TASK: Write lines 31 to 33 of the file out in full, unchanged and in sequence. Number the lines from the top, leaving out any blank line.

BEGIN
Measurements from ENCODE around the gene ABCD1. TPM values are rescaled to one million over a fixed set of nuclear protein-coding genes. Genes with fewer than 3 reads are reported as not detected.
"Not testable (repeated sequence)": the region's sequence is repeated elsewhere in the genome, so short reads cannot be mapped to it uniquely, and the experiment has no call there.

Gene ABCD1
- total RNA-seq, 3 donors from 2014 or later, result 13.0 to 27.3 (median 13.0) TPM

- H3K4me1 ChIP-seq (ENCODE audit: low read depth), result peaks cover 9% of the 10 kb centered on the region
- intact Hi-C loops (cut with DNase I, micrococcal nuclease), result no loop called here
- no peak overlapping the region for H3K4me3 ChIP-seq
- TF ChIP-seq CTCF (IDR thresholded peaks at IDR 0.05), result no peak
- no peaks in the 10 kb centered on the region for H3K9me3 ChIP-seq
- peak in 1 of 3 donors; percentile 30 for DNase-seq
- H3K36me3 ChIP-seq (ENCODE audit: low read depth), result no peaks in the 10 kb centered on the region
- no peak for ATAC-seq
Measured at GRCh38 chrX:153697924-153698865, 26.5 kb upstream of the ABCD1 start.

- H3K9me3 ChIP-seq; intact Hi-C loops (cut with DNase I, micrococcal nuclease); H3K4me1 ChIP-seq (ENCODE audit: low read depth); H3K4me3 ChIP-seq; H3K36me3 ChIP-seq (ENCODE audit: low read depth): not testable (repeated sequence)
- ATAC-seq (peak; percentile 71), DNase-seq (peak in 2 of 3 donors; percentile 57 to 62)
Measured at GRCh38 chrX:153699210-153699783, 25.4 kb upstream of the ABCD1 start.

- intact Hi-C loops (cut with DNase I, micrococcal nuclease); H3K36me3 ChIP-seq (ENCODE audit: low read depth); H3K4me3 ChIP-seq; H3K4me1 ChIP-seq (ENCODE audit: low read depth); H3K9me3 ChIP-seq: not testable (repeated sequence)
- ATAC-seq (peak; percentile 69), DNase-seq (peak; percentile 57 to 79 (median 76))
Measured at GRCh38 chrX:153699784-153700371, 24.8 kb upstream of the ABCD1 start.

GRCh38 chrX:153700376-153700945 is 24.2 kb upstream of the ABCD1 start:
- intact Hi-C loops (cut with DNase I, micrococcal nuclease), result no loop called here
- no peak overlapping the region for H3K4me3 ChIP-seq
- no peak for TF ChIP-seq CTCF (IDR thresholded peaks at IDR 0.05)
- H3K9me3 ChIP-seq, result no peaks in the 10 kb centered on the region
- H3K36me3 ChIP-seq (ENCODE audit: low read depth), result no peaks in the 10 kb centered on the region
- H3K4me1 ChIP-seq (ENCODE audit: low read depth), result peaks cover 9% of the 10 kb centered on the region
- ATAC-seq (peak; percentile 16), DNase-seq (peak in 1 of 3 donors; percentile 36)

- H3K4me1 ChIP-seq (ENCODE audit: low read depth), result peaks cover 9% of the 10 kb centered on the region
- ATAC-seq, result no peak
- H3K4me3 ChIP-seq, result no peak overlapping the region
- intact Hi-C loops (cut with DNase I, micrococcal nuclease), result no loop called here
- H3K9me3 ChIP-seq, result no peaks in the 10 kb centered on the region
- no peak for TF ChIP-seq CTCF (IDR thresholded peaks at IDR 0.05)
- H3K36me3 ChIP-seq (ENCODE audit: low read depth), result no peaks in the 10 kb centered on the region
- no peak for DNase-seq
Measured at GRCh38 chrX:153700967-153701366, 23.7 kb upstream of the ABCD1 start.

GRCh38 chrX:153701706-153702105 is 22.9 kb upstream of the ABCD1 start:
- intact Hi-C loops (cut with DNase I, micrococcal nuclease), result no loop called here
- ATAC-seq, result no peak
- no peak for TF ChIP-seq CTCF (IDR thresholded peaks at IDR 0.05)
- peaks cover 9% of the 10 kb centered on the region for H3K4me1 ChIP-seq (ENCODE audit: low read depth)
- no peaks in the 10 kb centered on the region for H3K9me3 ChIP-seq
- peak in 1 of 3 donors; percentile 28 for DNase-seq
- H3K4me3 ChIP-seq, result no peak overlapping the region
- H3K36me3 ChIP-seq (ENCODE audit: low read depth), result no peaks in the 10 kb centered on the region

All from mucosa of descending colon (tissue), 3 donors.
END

- intact Hi-C loops (cut with DNase I, micrococcal nuclease), result no loop called here
- H3K9me3 ChIP-seq, result no peaks in the 10 kb centered on the region
- no peak for TF ChIP-seq CTCF (IDR thresholded peaks at IDR 0.05)